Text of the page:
In January 2018, Dr. Dale Stephenson began his tenure as Dean of the College of Health Professions at Northern Kentucky University (NKU). Stephenson earned a doctoral degree in environmental health from Colorado State University in 1991 and an undergraduate degree in geology from Metropolitan State University in 1984. Prior to coming to NKU, he was employed for 15 years by Boise State University, where he served as Program Coordinator of undergraduate environmental and occupational health, Chair of the Department of Community and Environmental Health, and ultimately Director of the School of Allied Health Sciences. His research specialization is occupational health, specifically as it relates to assessment and control of airborne exposure to toxic agents. Stephenson is married, has two grown sons, is passionate for the game of squash, and enjoys to hunt and fish in the mountains and streams of Idaho – and now Kentucky!
JD, MS, Judge
28th Judicial Circuit of Kentucky
Judge David A. Tapp serves as a Circuit Judge in the 28th Judicial Circuit of the Kentucky Court of Justice, a position which he has held for 12 years. He previously served as a limited jurisdiction judge. Tapp has devoted a substantial portion of his judicial career to the development of effective substance abuse and community treatment programs. He is responsible for Kentucky’s successful implementation of a high-risk probation supervision program modeled on Hawaii’s HOPE probation and was responsible for implementing Kentucky’s first use of medically assisted treatment within the Commonwealth’s drug courts. In 2015, the National Association of Drug Court Professionals (NADCP) awarded Tapp’s drug court with the Community Transformation Award. In 2011, he received the All Rise award from the NADCP for his efforts involving funding issues for substance abuse courts. Currently, Tapp chairs Kentucky’s Circuit Judges Education Committee and serves as a member of the Governor’s Criminal Justice Policy Assessment Council and the U.S. Coordinating Council for Juvenile Justice and Delinquency Prevention. He is a frequent speaker and author on a wide variety of justice-related issues and formerly was an adjunct professor at the University of Louisville Brandeis School of Law. Tapp received his Juris Doctor in 1993 from the University of Louisville Brandeis School of Law, a master's degree in criminal justice administration from Chaminade University of Honolulu in 1991, and a bachelor's degree from Morehead State University in 1983. Tapp is a member of the National Rx Drug Abuse & Heroin Summit Advisory Board.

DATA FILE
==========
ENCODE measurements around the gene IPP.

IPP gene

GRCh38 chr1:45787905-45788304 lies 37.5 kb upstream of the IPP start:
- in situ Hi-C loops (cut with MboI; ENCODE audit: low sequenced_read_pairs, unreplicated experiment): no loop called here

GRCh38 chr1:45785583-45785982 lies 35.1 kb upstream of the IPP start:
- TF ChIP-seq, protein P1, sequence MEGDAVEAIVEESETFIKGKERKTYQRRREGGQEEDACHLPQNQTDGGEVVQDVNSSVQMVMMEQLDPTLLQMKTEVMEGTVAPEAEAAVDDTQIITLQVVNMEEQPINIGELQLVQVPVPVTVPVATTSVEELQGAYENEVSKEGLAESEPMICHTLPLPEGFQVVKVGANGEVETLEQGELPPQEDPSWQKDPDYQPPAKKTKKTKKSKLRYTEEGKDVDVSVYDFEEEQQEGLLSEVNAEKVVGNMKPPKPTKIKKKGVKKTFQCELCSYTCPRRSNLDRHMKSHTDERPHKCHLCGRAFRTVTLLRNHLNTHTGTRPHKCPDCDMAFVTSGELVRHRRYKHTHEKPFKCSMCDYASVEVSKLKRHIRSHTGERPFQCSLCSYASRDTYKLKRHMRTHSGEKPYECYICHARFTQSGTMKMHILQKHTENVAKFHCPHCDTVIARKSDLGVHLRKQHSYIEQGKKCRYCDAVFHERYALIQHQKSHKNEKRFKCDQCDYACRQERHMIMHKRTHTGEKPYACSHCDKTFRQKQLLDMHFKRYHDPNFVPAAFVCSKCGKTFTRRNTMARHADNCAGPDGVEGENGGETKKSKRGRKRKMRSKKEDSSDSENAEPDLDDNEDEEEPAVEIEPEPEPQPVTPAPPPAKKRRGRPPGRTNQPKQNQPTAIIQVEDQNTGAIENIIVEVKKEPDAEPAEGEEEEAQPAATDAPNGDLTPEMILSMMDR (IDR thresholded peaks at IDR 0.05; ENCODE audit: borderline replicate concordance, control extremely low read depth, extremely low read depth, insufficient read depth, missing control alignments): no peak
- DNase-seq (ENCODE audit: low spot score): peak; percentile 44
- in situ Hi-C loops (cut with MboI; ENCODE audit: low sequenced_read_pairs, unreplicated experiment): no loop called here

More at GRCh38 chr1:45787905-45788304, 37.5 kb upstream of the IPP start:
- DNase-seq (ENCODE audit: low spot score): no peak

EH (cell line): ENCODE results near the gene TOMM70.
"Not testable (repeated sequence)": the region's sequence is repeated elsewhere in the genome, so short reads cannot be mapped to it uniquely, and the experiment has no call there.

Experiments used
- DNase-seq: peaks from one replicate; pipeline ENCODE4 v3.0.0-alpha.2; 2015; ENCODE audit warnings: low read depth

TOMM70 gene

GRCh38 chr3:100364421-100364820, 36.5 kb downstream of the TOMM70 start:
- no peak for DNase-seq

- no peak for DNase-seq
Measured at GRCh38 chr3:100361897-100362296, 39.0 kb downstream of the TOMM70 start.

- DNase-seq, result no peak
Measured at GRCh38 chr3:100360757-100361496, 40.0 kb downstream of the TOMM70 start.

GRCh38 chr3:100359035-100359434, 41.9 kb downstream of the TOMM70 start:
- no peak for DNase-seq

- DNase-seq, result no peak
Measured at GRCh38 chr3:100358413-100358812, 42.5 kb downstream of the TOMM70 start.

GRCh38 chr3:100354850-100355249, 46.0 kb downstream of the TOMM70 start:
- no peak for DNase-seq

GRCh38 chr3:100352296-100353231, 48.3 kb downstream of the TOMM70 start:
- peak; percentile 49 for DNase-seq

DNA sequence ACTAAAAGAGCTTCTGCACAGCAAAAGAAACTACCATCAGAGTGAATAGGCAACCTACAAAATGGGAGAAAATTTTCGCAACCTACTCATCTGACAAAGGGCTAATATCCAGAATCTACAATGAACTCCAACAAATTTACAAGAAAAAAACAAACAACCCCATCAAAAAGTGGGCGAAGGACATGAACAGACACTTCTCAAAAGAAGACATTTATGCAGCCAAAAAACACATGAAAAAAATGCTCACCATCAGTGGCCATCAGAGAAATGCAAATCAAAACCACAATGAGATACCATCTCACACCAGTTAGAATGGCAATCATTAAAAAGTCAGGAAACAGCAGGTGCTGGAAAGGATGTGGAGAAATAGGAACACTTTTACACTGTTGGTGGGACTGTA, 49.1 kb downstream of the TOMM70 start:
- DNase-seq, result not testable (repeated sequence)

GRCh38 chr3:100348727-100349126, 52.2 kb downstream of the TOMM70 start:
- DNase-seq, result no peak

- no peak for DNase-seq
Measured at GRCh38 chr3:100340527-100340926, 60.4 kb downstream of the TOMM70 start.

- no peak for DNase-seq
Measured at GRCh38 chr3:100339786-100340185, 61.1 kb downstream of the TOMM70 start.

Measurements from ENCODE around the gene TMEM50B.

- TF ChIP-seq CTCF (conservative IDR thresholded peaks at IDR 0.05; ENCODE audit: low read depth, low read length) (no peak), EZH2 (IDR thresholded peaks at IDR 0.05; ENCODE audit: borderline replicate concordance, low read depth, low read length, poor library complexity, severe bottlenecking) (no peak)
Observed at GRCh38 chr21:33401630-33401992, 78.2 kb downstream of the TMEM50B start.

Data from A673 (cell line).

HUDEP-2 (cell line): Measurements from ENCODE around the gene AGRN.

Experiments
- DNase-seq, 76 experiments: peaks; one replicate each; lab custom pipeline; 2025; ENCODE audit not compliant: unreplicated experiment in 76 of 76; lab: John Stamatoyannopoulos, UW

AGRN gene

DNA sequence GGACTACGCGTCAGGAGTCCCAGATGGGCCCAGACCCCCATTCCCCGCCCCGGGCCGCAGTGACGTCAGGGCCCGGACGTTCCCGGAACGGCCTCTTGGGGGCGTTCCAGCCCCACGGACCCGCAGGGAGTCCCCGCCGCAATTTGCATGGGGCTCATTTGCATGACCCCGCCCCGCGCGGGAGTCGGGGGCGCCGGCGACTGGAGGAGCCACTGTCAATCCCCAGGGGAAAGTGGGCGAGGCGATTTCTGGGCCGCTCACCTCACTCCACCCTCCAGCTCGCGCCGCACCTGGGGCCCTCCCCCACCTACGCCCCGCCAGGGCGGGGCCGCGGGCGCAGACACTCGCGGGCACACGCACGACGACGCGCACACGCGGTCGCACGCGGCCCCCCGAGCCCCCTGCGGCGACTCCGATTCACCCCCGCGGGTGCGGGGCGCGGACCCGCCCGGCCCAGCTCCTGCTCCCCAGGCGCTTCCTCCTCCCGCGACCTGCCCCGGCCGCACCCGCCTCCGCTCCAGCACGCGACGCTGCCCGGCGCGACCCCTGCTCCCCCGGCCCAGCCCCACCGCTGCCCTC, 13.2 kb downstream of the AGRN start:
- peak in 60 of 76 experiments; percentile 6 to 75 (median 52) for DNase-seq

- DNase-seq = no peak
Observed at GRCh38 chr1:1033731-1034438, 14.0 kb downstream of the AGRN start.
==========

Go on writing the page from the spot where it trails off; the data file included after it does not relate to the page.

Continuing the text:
Addiction Professional and Behavioral Healthcare Executive
Tom Valentino has more than 13 years of experience in the newspaper and communications industries. In his two years with the Institute for the Advancement of Behavioral Healthcare, he has covered major news and trends most relevant to the work of mental health and addiction treatment providers. Prior to joining the Institute, Valentino covered sports and breaking news in addition to leading a department as Business Editor of a suburban daily newspaper. He has extensive B2B and B2C marketing and public relations experience, creating content for print, digital and multimedia platforms, and hosts a weekly podcast in his spare time. Valentino is a graduate of the Scripps School of Journalism at Ohio University, where he earned a bachelor’s degree in communications with a specialization in news writing and editing.